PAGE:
TORONTO — For his family, friends, past and present Camp Walden campers, the day Ted Cole lost his long battle with leukemia was the day the music died.
Ted Cole, seen here in file photo, playing guitar at camp. [Daniel Rinzler, Camp Walden photo]
On Aug. 19, Cole, 67, best remembered as the folk music-loving Camp Walden founder and director, succumbed to his illness and slipped into unconsciousness while surrounded by his loving family.
The funeral was held at Holy Blossom Temple on Aug. 21, where hundreds of people – many of whom were former Walden campers – squeezed into the sanctuary, overflowed into the balcony, and sat in silence for 10 minutes in anticipation of the start of the service.
Cole is survived by his wife, Elaine, his sons, Cory and Ryan, and their families.
Cole was 29 when he founded the camp outside of Bancroft, Ont., and shortly thereafter he met his wife who became both his partner in life and in work for 35 years.
According to a statement posted on the Camp Walden website, his “grassroots, no-nonsense approach combined with a provocative sense of humour and wit touched the lives of tens of thousands of campers, staff, and their families.”
Cole incorporated his love of music into the camp experience by leading annual singsongs that all generations of Walden campers enjoyed.
“Ted’s passion for folk music was one of the cornerstones of his camp direction. Since his days in high school, Ted worked to hone his skills as a singer, songwriter and instrumentalist… The songs that Ted loved and shared often contained messages of peace and individual courage,” the statement continued.
Phil Epstein spoke at the service about his lifelong friend of 50 years, who he met, fittingly, when they were both 16-year-old campers at Camp Tamarack in Alberta.
“Ted had two loves: One was camping and everything to do with camping,” Epstein said.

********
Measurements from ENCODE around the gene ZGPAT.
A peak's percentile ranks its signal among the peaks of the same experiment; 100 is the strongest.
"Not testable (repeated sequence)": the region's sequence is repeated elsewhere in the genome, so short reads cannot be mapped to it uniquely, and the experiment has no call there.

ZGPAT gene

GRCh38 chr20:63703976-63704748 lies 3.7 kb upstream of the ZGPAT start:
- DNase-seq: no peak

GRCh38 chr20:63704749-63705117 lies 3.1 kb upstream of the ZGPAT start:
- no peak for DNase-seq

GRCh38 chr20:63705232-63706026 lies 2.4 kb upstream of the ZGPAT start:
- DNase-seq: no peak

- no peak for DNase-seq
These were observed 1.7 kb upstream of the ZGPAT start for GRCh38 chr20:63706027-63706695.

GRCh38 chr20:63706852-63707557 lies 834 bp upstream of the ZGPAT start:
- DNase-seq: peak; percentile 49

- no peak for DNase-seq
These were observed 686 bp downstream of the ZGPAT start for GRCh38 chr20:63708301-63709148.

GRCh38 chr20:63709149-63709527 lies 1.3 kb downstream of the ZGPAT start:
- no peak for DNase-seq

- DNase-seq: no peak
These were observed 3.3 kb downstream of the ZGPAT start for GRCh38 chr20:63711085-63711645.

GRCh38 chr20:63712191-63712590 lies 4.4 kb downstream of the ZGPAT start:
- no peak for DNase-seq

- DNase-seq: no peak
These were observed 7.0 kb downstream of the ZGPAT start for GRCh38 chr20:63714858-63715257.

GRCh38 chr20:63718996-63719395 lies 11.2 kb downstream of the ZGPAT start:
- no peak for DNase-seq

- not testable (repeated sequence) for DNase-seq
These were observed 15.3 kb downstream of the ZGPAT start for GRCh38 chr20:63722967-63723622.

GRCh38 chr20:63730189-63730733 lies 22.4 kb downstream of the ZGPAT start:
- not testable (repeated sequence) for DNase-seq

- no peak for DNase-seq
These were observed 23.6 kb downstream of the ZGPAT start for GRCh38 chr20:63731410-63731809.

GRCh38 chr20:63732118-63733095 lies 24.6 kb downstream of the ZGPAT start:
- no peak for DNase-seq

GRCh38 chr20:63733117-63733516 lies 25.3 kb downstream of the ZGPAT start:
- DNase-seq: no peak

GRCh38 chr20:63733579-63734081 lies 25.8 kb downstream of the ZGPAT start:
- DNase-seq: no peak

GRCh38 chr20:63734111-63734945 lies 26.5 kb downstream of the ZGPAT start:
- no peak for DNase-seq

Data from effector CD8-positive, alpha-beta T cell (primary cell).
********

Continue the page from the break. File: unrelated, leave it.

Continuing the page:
“As always, Ted was the consummate director, mentor, teacher and surrogate parent. He and Elaine made [Walden] feel like a second home for so many of you.”
In addition to his work with Camp Walden, Cole was instrumental in founding many other camp programs, including Madawaska Camps and the Scarborough/Toronto Arts Camp Programs.
He also helped establish a charity called Kids In Camp, which is devoted to providing financial assistance to families who want to send their children to camp.
Cole was accomplished in his field, but to his son Cory, who spoke on behalf of his family, Cole was just as dedicated and devoted to Walden as he was to his wife and sons.
“Whether a life companion, family, friend, role model, mentor, inspiration – whatever you needed Dad to be, he was,” he said. “He offered his soul to anyone who came by it honestly.”
He added that his father was an “infinite dreamer. He inspired all those who walked in his wake to dream a little harder, to search a little longer, to fight a little stronger. This was his infectious gift, his poetic vision that the world we live in is the one we create.”
And according to those who spoke about Cole at the service, the world that he created was filled with love.
Rabbi Arthur Bielfeld, who presided over the service with Rabbi Yael Splansky, said that before Cole lapsed into unconsciousness last week, “Ted’s family had piled their hands on top of his. Ted opened his eyes and said, ‘I feel I’m surrounded by a wall of love. Now I’m ready to go.’ And he closed his eyes…
“If only Ted could serenade us right now, I know his song would contain the words of consolation you need to hear. They would be words of strength and candour and empathy and wry humour. It would be Ted,” the rabbi said.
“Ted had been my closest friend for 50 years,” Epstein said.
“The Ted I knew would not want us to grieve, but remember him as he was – vibrant, caring, irreverent, funny, committed and above all, loved.”
He added, in reference to Cole’s passion for music, that there is a theological question rabbis have debated for centuries.
“Is there is music in heaven? There is now.”